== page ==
Not going to do a full post for this. I just needed to catch up since I started the Best Movie Bracket in 2016 and never got around to posting my bracket for the year. I posted my top 20 over at Letterboxd and it still holds up. I think it’s a pretty solid mix of populist and more obscure films.
How do you make a happy movie in America without being jumped on? Either America has forgotten how to make uplifting films so deeply that a work like La La Land is, despite its uplifting façade, only a symptom of this malaise, or we have forgotten how to critically appraise such films without competing for the deepest and hardest cuts. Or maybe both.
Yesterday, we got the first fantastic trailer for Whiplash director Damien Chazelle’s new Los Angeles-set musical La La Land. It looks great and I can’t wait to see it. Ryan Gosling stars as a jazz pianist who falls for an aspiring actress, played by Emma Stone, in the City of Angels. There’s lots of singing and dancing and it is just not something that we really see anymore.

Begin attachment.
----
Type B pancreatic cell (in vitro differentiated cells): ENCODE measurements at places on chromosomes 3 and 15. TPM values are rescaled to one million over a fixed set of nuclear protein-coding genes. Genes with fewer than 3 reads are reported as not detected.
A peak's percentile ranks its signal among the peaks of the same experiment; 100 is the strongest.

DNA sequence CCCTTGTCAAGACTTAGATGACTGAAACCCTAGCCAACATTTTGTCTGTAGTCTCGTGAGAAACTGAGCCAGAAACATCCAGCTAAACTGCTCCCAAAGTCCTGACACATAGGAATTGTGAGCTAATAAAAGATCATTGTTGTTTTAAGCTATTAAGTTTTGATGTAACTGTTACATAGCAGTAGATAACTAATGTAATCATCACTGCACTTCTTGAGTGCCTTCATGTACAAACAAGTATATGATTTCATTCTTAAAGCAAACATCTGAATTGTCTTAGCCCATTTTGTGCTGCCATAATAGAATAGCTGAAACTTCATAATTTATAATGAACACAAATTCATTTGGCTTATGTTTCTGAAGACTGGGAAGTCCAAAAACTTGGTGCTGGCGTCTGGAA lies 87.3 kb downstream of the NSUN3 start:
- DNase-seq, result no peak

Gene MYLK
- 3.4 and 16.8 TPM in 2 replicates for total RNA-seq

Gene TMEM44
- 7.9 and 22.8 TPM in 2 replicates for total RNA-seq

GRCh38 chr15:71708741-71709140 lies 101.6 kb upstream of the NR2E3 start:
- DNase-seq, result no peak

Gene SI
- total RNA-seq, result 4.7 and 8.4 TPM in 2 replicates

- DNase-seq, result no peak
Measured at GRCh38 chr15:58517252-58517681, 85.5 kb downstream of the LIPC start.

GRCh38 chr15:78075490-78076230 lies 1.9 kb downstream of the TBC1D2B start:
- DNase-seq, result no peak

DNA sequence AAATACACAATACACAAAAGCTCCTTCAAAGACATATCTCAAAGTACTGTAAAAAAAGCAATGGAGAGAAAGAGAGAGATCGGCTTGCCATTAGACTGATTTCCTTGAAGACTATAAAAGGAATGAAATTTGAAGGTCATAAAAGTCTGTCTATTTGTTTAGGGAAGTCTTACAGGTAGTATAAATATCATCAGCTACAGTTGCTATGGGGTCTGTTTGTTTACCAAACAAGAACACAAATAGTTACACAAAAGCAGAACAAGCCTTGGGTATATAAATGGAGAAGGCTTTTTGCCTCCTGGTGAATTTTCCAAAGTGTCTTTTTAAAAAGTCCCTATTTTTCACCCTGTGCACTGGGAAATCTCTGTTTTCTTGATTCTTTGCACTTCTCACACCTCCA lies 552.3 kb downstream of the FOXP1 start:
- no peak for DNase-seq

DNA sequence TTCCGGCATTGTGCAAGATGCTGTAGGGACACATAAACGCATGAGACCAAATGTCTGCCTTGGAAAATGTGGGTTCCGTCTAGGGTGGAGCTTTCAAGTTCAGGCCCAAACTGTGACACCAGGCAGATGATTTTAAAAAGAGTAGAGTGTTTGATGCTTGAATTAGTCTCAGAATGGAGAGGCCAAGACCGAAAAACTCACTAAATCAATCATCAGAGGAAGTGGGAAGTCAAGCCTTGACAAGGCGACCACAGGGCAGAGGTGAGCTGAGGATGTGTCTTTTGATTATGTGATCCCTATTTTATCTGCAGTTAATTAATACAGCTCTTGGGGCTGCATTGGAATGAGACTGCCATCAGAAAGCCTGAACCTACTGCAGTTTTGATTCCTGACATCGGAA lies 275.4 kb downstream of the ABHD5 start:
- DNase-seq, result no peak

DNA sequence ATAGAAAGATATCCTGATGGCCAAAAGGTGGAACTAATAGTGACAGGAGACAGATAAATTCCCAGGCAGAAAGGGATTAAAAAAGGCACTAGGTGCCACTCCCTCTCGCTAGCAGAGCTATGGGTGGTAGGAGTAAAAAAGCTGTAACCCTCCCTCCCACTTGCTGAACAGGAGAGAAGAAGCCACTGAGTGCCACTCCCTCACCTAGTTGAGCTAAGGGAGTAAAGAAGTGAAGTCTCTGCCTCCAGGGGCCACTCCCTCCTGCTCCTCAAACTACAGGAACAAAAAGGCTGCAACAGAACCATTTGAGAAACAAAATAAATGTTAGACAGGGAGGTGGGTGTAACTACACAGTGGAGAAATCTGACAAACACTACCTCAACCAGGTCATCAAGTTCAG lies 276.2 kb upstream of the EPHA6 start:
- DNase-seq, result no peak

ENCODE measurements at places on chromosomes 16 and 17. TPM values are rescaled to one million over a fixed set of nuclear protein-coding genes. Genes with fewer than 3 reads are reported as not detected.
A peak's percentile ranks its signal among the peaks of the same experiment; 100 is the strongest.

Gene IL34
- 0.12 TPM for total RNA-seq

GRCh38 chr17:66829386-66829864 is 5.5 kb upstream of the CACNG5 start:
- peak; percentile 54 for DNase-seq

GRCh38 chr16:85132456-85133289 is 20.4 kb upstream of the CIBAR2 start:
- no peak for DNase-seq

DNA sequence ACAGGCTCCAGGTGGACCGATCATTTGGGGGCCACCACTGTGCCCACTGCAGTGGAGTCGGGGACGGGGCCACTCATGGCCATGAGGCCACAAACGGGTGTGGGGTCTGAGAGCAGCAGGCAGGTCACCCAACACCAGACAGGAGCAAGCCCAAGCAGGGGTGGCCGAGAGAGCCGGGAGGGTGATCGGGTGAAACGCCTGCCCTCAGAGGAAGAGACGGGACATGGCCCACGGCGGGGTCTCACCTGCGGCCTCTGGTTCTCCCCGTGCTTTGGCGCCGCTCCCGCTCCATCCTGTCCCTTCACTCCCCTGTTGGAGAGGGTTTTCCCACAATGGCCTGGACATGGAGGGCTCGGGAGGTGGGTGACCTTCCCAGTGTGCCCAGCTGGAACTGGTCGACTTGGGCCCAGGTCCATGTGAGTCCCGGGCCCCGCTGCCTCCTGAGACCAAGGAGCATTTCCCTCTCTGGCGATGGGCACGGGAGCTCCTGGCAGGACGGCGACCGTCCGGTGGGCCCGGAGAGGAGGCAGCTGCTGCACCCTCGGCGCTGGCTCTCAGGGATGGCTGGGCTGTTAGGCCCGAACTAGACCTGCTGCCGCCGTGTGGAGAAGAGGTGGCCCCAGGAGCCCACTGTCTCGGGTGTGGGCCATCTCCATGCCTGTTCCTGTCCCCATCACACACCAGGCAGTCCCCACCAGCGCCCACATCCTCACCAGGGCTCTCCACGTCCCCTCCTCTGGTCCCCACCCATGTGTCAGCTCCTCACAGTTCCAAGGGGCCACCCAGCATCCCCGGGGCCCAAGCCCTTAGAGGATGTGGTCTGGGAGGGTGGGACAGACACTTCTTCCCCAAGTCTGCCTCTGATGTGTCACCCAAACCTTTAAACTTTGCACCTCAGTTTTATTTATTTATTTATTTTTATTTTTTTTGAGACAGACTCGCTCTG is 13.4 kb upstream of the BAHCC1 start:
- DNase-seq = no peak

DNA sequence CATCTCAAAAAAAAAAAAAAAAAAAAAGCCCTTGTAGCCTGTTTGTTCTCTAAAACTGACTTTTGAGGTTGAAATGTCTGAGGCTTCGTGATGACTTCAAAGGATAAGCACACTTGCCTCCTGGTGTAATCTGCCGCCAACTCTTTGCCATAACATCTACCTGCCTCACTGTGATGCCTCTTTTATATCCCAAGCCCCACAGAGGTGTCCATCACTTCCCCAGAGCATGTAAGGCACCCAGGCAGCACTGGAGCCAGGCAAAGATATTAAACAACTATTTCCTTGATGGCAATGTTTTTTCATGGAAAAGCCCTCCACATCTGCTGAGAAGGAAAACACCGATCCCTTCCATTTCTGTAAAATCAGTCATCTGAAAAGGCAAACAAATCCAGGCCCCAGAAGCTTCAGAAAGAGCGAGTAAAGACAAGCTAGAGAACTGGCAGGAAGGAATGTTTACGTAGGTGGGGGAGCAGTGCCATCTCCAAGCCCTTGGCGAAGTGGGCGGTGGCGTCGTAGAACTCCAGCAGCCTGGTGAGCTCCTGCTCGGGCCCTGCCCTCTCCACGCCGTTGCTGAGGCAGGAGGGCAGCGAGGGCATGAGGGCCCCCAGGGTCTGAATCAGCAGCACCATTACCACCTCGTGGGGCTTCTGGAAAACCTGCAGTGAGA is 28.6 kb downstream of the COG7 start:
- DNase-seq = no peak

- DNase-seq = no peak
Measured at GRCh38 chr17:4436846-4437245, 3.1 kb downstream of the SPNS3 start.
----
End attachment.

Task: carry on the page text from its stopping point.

I’m excited because this is the next film from Chazelle, who blew me away with Whiplash. So stop what you’re doing and watch this right now. Lionsgate is planning to release Chazelle’s La La Land in select theaters starting December 2nd this year, with a wide release soon after.
Continuing our search for the Best Movie of all time, we come to 2011. Marching backwards to near the dawn of the decade, we saw some brave and creative work coming out of Hollywood. The Artist, a silent black and white film, swept five of the top awards at the Oscars including best picture, best director, and best actor. However, I did not see it as a brilliant work so much as a bit of nostalgia to feed to an industry which is extremely narcissistic.